Sister Janet M. Stankowski has a dream for the children of American Fork. That dream could be closer to reality with the help of the city's planning commission.
Sister Stankowski, pastoral administrator for St. Peter's Church, 622 N. 600 East, would like to have an educational development center for children housed in a recently added wing of the church.On Wednesday, May 1, the American Fork Planning Commission will discuss an ordinance allowing day-care centers in residential zones. If approved, Sister Stankowski will have crossed one of the major hurdles in establishing the center.
"This is a wonderful opportunity to do what I have trained for," she said. Sister Stankowski is in the third year of a six-year contract with the St. Peter's Church. She came to Utah after teaching in Florida for 15 years.
Sister Stankowski hopes that with the help of other churches and organizations, a non-denominational center can be developed to help infants, latchkey children and teenagers who need a protective haven during the day or for after-school activities.
"Part of my vision is that down the road we have something to help in child care," she said. "The important thrust is to keep families together. All churches should be interested in families and child care."
In Sister Stankowski's congregation alone more than 100 families have expressed support for the project. Many families have children who could use the center right now. "A number of those employed cannot meet their child care needs - they don't have affordable child care," she said.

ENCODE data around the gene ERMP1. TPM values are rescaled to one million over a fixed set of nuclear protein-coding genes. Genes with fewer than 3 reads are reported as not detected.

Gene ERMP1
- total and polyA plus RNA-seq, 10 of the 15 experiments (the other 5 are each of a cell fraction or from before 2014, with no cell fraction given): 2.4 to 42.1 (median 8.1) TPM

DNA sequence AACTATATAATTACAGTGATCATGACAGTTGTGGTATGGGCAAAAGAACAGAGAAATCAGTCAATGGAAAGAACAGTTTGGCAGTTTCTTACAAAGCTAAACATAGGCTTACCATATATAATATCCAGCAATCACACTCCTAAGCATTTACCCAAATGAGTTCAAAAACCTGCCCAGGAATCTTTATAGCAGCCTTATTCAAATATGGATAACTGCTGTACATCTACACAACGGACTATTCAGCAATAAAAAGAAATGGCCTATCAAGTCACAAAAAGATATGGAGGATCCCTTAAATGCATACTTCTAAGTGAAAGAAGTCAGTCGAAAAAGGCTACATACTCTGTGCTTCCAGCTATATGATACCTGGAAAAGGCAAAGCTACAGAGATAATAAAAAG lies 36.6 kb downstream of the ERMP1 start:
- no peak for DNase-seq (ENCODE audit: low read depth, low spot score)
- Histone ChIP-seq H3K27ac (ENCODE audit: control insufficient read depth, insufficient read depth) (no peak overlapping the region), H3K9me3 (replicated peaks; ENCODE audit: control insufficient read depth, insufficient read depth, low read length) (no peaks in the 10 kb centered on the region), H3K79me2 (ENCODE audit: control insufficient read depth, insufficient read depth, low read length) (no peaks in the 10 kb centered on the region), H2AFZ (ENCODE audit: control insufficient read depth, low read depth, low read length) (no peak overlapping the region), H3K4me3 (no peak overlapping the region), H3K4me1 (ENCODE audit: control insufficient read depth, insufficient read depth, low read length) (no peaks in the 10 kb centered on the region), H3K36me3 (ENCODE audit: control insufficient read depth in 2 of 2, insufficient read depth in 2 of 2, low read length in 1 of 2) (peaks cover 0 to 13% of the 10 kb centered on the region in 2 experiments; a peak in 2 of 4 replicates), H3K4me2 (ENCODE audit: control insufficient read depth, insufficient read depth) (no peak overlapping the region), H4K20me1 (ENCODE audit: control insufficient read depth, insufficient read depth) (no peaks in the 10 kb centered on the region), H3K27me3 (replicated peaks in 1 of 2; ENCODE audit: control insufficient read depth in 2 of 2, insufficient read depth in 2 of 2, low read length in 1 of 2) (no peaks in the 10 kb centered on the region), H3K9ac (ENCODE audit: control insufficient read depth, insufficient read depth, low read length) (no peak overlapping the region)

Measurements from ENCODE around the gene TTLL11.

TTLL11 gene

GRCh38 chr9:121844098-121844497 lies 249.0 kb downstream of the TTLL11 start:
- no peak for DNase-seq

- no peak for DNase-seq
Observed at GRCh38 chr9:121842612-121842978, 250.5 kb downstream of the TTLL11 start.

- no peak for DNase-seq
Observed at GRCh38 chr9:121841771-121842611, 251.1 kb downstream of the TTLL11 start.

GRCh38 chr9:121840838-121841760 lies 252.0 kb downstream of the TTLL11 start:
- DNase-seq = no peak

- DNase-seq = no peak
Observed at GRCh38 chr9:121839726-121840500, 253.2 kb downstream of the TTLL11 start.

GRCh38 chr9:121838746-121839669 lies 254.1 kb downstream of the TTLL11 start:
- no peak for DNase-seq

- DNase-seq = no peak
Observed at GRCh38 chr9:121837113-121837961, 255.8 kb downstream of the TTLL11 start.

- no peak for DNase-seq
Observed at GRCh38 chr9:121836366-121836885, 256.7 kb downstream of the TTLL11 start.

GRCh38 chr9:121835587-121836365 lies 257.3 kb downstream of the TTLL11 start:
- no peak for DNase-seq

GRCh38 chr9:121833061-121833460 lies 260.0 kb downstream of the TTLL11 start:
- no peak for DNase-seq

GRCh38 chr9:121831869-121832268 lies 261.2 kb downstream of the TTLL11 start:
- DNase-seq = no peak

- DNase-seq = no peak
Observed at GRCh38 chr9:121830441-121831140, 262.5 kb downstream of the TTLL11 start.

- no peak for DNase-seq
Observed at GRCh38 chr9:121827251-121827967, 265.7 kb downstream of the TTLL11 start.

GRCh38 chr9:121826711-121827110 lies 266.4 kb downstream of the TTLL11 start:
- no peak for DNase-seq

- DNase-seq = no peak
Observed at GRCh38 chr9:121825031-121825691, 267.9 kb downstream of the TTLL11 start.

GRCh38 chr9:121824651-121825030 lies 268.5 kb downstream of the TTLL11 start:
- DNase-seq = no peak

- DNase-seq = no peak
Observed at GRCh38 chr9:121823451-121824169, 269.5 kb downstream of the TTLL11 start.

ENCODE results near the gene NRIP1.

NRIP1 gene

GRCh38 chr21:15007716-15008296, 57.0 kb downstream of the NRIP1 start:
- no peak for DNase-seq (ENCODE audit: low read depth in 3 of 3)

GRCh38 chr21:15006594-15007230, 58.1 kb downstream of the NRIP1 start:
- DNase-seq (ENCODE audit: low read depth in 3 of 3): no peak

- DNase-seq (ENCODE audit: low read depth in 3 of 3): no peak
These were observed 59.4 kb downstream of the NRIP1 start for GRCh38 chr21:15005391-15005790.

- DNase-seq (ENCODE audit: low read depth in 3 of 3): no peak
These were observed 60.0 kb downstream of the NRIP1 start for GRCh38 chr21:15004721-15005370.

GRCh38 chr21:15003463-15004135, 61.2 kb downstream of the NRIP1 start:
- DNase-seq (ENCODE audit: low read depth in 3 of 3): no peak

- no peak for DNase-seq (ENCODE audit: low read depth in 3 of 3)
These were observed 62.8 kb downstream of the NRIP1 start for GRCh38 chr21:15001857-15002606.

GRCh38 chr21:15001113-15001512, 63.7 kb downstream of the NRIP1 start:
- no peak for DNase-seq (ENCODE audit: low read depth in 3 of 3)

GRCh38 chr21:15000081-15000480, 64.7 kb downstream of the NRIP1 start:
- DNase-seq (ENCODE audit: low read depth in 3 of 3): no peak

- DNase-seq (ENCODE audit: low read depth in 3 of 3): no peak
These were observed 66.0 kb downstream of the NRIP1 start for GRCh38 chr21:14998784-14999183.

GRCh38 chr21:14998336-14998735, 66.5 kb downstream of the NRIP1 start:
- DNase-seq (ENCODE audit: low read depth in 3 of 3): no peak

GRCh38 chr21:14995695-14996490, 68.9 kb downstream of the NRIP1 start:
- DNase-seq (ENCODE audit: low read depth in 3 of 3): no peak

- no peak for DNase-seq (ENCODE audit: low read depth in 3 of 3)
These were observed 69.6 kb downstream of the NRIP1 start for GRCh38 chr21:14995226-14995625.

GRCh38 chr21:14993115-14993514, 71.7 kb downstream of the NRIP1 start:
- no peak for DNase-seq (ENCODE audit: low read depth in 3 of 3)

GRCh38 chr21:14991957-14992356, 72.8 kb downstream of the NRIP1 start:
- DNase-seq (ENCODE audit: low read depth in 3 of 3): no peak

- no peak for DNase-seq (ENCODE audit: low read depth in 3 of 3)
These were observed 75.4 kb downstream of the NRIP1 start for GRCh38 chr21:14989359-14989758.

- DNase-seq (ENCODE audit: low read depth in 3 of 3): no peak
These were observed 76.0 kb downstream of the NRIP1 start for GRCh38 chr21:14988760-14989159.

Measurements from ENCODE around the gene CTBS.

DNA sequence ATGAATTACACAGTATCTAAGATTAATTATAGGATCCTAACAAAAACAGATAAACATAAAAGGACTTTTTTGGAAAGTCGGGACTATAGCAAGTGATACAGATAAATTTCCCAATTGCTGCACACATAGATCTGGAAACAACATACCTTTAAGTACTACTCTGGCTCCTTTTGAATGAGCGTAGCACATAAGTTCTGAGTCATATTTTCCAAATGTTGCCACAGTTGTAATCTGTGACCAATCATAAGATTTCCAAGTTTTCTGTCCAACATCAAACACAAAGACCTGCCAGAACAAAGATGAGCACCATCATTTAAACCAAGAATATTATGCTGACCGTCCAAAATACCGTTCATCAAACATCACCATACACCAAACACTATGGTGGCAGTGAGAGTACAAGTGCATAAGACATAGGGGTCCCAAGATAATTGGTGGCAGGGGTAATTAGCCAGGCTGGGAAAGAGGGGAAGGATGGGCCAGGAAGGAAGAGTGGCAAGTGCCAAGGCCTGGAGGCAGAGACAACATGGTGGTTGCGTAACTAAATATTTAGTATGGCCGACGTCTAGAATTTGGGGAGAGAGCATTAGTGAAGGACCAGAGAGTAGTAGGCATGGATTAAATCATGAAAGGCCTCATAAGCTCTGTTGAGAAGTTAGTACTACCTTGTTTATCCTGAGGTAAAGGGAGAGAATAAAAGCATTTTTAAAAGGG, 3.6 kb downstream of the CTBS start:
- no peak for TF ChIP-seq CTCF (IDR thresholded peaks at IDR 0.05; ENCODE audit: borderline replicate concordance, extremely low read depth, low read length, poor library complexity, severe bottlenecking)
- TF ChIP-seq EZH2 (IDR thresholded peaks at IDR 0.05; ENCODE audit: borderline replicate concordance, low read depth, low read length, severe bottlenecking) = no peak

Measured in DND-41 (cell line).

But Sister Stankowski needs help.
She is hoping for financial aid from community grants and has even sought help in a one-time donation from her order of Adrian Dominican Sisters.
Right now, volunteers from all faiths willing to donate time or money to help complete the facilities would be an added blessing.
"I believe with the right funding, volunteer support and interest we can make a more desirable community."
As part of the center, Sister Stankowski envisions an opportunity for adults who have not been able to complete their education, hold down jobs, or develop their talents to work in child-care programs.
"People leave child-care jobs to go to other jobs that offer benefits. I'm hoping we will address the low pay and benefits, and will encourage the education of people here."